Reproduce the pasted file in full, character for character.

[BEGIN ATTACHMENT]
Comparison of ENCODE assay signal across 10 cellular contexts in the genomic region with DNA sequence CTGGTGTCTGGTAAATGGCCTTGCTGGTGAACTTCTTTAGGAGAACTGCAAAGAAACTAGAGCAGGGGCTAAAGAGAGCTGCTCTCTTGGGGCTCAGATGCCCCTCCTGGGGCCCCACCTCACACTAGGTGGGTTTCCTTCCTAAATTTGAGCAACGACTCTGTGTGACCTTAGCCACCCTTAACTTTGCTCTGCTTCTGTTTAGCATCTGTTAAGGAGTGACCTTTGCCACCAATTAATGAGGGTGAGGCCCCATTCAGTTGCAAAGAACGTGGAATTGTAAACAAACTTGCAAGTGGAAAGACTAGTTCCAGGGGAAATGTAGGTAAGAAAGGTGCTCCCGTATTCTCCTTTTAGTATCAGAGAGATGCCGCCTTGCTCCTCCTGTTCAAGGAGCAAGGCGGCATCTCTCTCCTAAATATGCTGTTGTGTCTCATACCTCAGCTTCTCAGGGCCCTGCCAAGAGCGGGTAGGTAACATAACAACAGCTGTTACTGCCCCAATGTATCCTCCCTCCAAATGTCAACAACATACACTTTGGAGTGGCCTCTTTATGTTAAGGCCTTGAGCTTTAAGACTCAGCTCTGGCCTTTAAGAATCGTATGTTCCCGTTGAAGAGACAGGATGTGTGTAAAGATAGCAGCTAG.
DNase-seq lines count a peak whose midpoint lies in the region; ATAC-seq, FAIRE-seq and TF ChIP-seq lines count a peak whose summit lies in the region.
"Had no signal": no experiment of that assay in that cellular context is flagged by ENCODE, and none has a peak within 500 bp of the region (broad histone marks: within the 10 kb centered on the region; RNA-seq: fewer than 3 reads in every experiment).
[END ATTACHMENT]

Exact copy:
Comparison of ENCODE assay signal across 10 cellular contexts in the genomic region with DNA sequence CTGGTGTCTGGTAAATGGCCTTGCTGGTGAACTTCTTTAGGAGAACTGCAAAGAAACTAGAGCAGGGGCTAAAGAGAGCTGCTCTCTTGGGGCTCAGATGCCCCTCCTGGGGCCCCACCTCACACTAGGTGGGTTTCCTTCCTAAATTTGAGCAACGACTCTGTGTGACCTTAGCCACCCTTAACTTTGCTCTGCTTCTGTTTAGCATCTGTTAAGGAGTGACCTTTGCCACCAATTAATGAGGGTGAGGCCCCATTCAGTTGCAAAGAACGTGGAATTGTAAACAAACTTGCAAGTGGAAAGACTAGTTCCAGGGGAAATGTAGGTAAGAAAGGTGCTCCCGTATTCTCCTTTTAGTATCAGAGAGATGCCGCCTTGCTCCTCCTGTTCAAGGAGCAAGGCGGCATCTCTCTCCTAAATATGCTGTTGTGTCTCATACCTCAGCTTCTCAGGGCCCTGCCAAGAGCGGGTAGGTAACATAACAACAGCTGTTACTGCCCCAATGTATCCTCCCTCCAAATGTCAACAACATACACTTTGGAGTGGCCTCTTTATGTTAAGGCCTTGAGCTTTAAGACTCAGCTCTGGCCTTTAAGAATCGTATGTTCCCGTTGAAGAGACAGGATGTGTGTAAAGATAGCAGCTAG.
DNase-seq lines count a peak whose midpoint lies in the region; ATAC-seq, FAIRE-seq and TF ChIP-seq lines count a peak whose summit lies in the region.
"Had no signal": no experiment of that assay in that cellular context is flagged by ENCODE, and none has a peak within 500 bp of the region (broad histone marks: within the 10 kb centered on the region; RNA-seq: fewer than 3 reads in every experiment).